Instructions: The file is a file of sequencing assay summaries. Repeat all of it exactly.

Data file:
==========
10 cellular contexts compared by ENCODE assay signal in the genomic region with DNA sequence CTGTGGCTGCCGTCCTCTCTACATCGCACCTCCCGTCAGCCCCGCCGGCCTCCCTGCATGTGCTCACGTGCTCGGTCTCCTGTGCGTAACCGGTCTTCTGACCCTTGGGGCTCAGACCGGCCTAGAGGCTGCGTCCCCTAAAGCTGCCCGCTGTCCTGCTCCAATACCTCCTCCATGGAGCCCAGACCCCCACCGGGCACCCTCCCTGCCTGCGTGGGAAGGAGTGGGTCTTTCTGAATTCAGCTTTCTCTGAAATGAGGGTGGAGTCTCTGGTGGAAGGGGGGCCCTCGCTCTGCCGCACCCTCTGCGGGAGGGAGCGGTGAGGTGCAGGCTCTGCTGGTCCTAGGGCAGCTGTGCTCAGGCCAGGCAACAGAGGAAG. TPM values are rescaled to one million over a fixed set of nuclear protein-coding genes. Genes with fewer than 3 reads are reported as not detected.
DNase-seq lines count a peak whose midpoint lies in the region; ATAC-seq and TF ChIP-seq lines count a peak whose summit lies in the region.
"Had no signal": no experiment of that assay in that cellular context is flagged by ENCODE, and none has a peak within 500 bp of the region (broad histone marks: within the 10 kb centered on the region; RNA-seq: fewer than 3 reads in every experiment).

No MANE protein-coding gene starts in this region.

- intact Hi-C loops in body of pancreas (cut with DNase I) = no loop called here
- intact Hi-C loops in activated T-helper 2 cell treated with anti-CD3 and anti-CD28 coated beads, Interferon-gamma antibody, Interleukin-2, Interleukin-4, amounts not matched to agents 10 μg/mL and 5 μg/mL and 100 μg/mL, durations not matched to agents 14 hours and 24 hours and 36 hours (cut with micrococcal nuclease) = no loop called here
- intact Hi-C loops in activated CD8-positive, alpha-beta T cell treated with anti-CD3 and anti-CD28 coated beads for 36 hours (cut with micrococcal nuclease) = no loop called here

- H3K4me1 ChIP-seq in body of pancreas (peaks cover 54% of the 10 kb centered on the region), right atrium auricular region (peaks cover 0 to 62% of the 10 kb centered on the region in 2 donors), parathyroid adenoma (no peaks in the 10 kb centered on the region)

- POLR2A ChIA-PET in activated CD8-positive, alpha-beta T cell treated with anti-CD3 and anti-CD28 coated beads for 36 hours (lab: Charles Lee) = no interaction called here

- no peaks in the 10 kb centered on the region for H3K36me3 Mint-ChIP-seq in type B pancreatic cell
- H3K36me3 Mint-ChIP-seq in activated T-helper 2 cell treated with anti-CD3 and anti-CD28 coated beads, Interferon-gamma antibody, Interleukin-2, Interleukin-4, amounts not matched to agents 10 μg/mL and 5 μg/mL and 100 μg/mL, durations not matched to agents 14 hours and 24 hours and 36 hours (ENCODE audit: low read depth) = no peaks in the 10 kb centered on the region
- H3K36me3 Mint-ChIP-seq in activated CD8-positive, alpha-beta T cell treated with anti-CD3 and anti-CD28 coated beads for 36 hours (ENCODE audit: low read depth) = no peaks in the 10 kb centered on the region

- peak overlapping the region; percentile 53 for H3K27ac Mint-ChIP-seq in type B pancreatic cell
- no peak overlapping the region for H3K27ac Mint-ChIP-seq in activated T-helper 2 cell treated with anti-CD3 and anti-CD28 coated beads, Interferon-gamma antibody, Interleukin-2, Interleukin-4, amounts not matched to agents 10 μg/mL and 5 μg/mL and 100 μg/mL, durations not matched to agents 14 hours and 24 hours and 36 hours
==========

10 cellular contexts compared by ENCODE assay signal in the genomic region with DNA sequence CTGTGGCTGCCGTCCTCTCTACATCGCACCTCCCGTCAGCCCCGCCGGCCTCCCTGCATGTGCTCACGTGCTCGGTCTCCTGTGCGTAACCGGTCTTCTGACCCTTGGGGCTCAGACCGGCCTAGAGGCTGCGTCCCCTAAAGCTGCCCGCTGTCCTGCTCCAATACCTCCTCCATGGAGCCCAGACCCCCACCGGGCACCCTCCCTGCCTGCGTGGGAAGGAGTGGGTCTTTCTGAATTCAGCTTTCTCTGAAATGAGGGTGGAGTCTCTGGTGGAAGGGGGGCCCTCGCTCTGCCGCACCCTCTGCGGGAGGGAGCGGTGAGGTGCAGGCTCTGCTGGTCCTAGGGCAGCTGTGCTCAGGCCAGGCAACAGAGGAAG. TPM values are rescaled to one million over a fixed set of nuclear protein-coding genes. Genes with fewer than 3 reads are reported as not detected.
DNase-seq lines count a peak whose midpoint lies in the region; ATAC-seq and TF ChIP-seq lines count a peak whose summit lies in the region.
"Had no signal": no experiment of that assay in that cellular context is flagged by ENCODE, and none has a peak within 500 bp of the region (broad histone marks: within the 10 kb centered on the region; RNA-seq: fewer than 3 reads in every experiment).

No MANE protein-coding gene starts in this region.

- intact Hi-C loops in body of pancreas (cut with DNase I) = no loop called here
- intact Hi-C loops in activated T-helper 2 cell treated with anti-CD3 and anti-CD28 coated beads, Interferon-gamma antibody, Interleukin-2, Interleukin-4, amounts not matched to agents 10 μg/mL and 5 μg/mL and 100 μg/mL, durations not matched to agents 14 hours and 24 hours and 36 hours (cut with micrococcal nuclease) = no loop called here
- intact Hi-C loops in activated CD8-positive, alpha-beta T cell treated with anti-CD3 and anti-CD28 coated beads for 36 hours (cut with micrococcal nuclease) = no loop called here

- H3K4me1 ChIP-seq in body of pancreas (peaks cover 54% of the 10 kb centered on the region), right atrium auricular region (peaks cover 0 to 62% of the 10 kb centered on the region in 2 donors), parathyroid adenoma (no peaks in the 10 kb centered on the region)

- POLR2A ChIA-PET in activated CD8-positive, alpha-beta T cell treated with anti-CD3 and anti-CD28 coated beads for 36 hours (lab: Charles Lee) = no interaction called here

- no peaks in the 10 kb centered on the region for H3K36me3 Mint-ChIP-seq in type B pancreatic cell
- H3K36me3 Mint-ChIP-seq in activated T-helper 2 cell treated with anti-CD3 and anti-CD28 coated beads, Interferon-gamma antibody, Interleukin-2, Interleukin-4, amounts not matched to agents 10 μg/mL and 5 μg/mL and 100 μg/mL, durations not matched to agents 14 hours and 24 hours and 36 hours (ENCODE audit: low read depth) = no peaks in the 10 kb centered on the region
- H3K36me3 Mint-ChIP-seq in activated CD8-positive, alpha-beta T cell treated with anti-CD3 and anti-CD28 coated beads for 36 hours (ENCODE audit: low read depth) = no peaks in the 10 kb centered on the region

- peak overlapping the region; percentile 53 for H3K27ac Mint-ChIP-seq in type B pancreatic cell
- no peak overlapping the region for H3K27ac Mint-ChIP-seq in activated T-helper 2 cell treated with anti-CD3 and anti-CD28 coated beads, Interferon-gamma antibody, Interleukin-2, Interleukin-4, amounts not matched to agents 10 μg/mL and 5 μg/mL and 100 μg/mL, durations not matched to agents 14 hours and 24 hours and 36 hours